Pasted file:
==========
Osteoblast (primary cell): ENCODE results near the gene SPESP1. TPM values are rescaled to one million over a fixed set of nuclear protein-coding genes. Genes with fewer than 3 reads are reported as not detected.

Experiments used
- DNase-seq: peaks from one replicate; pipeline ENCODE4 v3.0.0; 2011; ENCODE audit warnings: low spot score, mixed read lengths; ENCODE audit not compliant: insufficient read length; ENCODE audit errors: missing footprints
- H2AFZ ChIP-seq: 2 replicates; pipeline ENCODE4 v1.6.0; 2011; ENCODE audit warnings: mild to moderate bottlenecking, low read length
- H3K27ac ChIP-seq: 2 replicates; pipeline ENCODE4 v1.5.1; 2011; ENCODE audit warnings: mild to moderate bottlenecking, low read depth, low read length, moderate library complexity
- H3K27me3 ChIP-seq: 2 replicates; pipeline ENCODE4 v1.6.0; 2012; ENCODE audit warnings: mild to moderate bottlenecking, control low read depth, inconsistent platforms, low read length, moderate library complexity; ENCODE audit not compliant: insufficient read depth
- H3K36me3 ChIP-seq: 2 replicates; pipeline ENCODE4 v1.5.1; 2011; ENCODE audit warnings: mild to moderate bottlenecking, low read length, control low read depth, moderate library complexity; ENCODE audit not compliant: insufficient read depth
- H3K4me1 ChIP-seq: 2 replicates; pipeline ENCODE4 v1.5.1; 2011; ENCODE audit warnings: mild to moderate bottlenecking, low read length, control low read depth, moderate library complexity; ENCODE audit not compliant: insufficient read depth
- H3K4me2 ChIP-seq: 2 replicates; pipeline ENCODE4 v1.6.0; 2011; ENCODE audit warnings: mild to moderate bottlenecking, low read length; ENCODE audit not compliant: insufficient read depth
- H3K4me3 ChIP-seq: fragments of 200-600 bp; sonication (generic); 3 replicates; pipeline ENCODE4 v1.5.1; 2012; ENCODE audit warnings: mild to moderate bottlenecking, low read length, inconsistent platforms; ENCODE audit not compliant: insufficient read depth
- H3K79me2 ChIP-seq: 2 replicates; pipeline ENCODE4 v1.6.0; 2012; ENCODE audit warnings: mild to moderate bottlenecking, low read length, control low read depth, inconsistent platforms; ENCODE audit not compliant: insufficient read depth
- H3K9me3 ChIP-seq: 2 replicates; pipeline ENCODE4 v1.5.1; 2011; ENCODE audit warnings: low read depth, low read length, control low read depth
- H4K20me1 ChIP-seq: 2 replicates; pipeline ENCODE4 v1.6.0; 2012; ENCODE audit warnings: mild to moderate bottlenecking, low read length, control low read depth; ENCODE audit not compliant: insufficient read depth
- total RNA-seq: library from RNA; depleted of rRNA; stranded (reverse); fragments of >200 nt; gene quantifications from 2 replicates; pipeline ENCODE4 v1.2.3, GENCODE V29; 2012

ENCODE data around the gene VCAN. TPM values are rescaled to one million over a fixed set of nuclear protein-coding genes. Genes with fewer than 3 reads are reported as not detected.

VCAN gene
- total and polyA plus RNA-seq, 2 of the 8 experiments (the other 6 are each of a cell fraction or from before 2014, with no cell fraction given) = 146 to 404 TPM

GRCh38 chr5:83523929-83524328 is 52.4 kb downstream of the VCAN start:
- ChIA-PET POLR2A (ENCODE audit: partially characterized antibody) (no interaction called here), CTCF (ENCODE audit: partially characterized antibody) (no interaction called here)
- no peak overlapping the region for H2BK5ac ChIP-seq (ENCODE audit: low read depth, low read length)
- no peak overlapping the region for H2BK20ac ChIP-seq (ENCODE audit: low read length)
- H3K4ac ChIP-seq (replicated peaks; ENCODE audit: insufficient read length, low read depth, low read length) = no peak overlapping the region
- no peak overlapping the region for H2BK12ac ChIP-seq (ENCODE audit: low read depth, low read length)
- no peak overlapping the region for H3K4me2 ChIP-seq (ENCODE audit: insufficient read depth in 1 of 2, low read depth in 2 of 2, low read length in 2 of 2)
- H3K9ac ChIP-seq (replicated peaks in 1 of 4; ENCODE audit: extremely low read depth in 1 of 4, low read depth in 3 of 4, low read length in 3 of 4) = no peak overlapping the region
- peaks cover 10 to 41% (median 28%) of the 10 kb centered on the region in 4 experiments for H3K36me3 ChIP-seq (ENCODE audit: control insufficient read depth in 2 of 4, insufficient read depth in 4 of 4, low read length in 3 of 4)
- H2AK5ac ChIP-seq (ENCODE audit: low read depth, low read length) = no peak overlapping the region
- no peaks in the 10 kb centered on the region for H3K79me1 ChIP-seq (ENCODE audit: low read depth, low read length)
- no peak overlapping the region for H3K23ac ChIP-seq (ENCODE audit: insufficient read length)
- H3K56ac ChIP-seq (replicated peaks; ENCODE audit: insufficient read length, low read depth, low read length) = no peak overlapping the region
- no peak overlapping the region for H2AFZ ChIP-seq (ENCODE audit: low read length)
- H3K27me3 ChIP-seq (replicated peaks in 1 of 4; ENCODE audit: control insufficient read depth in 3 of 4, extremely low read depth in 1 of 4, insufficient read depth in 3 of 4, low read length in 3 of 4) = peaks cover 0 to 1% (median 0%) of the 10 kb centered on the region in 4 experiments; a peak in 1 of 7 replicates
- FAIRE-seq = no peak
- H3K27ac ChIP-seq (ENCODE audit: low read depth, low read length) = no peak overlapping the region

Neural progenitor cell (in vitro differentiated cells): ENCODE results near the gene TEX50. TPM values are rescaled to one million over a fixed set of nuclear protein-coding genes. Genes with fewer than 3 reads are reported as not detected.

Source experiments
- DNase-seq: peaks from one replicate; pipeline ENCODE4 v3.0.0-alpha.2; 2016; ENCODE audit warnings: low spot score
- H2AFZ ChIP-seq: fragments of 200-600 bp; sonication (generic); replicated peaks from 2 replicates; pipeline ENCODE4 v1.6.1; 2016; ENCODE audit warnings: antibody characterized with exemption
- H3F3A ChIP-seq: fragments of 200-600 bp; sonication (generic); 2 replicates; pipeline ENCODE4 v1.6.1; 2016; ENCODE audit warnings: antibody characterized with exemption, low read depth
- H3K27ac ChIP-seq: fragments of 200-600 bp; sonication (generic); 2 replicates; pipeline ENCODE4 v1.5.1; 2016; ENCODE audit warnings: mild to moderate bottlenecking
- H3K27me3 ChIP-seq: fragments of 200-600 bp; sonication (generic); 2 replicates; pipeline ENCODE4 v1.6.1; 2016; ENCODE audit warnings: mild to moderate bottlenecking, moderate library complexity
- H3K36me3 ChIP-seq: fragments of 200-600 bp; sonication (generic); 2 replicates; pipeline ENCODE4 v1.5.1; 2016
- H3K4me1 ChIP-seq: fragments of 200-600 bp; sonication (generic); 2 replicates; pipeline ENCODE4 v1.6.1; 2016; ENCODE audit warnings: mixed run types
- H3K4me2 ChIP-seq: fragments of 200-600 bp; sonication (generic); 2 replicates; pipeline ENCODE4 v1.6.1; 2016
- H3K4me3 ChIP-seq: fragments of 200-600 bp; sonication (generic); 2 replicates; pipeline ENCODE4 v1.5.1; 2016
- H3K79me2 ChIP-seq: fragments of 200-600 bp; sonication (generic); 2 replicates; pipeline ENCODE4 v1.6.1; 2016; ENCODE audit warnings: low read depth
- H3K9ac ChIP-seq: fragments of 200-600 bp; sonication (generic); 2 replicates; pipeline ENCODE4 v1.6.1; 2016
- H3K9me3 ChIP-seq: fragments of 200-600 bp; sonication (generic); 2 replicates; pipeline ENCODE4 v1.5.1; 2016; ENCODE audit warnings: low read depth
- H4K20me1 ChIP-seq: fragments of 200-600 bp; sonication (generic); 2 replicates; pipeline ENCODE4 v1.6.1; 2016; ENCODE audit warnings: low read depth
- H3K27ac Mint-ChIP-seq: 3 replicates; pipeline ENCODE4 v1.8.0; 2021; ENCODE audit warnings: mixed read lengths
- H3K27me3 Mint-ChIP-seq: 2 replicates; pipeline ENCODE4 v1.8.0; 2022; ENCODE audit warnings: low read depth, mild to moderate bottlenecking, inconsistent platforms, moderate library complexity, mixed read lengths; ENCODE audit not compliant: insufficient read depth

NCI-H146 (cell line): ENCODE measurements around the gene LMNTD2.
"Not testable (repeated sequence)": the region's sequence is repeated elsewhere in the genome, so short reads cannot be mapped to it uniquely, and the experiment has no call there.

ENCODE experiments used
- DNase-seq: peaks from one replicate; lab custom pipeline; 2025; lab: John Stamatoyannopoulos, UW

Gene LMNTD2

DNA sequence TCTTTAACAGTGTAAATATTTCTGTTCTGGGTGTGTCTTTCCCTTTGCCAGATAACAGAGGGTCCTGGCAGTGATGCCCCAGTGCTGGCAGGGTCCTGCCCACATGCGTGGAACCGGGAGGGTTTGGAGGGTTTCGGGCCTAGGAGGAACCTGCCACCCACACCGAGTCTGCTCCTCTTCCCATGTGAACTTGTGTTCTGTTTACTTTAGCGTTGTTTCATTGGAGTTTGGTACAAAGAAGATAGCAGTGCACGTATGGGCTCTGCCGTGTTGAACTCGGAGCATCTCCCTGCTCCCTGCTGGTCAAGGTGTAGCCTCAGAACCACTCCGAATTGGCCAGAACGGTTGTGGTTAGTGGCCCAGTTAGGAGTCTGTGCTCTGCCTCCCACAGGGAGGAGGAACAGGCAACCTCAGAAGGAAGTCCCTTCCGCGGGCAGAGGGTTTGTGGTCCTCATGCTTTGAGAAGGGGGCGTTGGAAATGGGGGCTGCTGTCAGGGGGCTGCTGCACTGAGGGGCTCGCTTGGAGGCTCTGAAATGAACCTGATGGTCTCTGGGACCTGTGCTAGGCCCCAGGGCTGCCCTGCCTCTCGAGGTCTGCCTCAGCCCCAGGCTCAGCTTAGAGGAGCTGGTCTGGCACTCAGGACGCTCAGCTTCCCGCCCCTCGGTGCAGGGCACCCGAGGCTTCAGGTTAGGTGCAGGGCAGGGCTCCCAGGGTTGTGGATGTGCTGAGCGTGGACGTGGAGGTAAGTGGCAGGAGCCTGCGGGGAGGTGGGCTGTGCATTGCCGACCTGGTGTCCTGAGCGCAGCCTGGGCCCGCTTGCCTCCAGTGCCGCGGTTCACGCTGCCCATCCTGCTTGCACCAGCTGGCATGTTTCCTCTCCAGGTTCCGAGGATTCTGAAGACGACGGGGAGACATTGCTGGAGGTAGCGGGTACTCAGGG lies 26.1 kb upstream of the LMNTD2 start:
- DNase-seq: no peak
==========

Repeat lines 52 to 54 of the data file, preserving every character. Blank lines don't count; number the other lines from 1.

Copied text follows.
NCI-H146 (cell line): ENCODE measurements around the gene LMNTD2.
"Not testable (repeated sequence)": the region's sequence is repeated elsewhere in the genome, so short reads cannot be mapped to it uniquely, and the experiment has no call there.

ENCODE experiments used